Functional segregation within the pelvic nerve of male rats: a meso- and microscopic analysis
Web of Science
AuthorBertrand, MM; Korajkic, N; Osborne, PB; Keast, JR
Source TitleJournal of Anatomy
AffiliationAnatomy and Neuroscience
Document TypeJournal Article
CitationsBertrand, M. M., Korajkic, N., Osborne, P. B. & Keast, J. R. (2020). Functional segregation within the pelvic nerve of male rats: a meso- and microscopic analysis. JOURNAL OF ANATOMY, 237 (4), pp.757-773. https://doi.org/10.1111/joa.13221.
Access StatusOpen Access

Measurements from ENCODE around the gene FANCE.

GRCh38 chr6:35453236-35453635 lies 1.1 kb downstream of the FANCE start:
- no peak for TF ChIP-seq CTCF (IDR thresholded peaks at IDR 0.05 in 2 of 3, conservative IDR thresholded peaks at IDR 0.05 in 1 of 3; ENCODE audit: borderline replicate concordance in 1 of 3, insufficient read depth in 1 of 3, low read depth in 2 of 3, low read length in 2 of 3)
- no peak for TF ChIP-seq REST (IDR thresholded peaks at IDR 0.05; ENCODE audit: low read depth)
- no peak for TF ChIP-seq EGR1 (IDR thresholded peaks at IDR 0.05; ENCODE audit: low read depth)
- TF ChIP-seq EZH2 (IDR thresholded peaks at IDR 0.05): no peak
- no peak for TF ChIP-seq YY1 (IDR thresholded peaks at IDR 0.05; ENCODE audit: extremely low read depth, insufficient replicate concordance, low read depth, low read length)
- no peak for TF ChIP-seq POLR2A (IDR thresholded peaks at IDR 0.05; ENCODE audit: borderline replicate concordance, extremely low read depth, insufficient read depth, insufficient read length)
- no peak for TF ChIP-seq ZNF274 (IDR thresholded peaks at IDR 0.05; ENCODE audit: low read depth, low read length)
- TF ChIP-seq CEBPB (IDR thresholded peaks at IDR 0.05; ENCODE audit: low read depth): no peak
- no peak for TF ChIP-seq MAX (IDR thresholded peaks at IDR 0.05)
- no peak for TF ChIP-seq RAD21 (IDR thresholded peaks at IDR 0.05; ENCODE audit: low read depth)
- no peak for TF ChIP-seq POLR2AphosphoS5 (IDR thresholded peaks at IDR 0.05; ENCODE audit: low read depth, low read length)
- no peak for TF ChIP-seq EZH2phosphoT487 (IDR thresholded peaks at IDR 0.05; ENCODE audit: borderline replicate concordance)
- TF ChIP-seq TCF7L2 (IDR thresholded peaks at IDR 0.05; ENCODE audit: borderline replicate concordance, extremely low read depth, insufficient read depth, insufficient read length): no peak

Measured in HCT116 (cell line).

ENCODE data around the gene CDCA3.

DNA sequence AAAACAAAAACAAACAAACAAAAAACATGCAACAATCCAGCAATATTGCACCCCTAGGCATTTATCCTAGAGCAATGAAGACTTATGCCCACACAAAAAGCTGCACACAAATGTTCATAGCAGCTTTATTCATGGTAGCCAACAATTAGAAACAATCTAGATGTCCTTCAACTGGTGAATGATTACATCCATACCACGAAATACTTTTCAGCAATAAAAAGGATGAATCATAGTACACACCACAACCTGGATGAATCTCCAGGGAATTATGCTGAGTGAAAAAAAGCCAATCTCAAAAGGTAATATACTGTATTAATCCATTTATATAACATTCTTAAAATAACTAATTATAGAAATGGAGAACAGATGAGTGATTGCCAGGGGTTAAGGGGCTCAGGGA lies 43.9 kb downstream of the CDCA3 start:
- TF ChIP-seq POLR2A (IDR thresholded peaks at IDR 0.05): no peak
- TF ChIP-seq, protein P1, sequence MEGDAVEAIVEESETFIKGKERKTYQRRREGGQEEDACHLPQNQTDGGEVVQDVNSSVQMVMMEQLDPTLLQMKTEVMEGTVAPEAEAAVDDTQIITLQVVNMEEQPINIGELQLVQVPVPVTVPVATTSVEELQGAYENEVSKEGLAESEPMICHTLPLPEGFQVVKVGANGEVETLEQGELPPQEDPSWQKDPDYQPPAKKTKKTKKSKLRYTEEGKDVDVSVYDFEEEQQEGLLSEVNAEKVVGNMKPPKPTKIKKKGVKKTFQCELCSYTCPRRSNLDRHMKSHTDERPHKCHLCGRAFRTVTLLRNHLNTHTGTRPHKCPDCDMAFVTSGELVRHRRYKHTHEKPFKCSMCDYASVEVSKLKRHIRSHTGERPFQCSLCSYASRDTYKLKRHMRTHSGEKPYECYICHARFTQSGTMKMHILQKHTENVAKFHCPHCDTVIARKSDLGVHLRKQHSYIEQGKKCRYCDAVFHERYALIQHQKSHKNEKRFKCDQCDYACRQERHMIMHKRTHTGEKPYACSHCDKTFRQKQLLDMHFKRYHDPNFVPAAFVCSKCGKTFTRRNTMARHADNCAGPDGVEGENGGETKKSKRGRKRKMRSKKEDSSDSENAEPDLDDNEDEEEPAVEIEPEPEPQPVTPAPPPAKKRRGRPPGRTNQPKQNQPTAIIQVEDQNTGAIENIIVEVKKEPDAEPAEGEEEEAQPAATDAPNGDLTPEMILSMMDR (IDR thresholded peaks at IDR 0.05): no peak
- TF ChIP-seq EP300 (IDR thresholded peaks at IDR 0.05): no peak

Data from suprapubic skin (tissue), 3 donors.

The pelvic splanchnic nerves are essential for pelvic organ function and have been proposed as targets for neuromodulation. We have focused on the rodent homologue of these nerves, the pelvic nerves. Our goal was to define within the pelvic nerve the projections of organ-specific sensory axons labelled by microinjection of neural tracer (cholera toxin, subunit B) into the bladder, urethra or rectum. We also examined the location of peptidergic sensory axons within the pelvic nerves to determine whether they aggregated separately from sacral preganglionic and paravertebral sympathetic postganglionic axons travelling in the same nerve. To address these aims, microscopy was performed on the major pelvic ganglion (MPG) with attached pelvic nerves, microdissected from young adult male Sprague-Dawley rats (6-8 weeks old) and processed as whole mounts for fluorescence immunohistochemistry. The pelvic nerves were typically composed of five discrete fascicles. Each fascicle contained peptidergic sensory, cholinergic preganglionic and noradrenergic postganglionic axons. Sensory axons innervating the lower urinary tract (LUT) consistently projected in specific fascicles within the pelvic nerves, whereas sensory axons innervating the rectum projected in a complementary group of fascicles. These discrete aggregations of organ-specific sensory projections could be followed along the full length of the pelvic nerves. From the junction of the pelvic nerve with the MPG, sensory axons immunoreactive for calcitonin gene-related peptide (CGRP) showed several distinct patterns of projection: some projected directly to the cavernous nerve, others projected directly across the surface of the MPG to the accessory nerves and a third class entered the MPG, encircling specific cholinergic neurons projecting to the LUT. A subpopulation of preganglionic inputs to noradrenergic MPG neurons also showed CGRP immunoreactivity. Together, these studies reveal new molecular and structural features of the pelvic nerves and suggest functional targets of sensory nerves in the MPG. These anatomical data will facilitate the design of experimental bioengineering strategies to specifically modulate each axon class.
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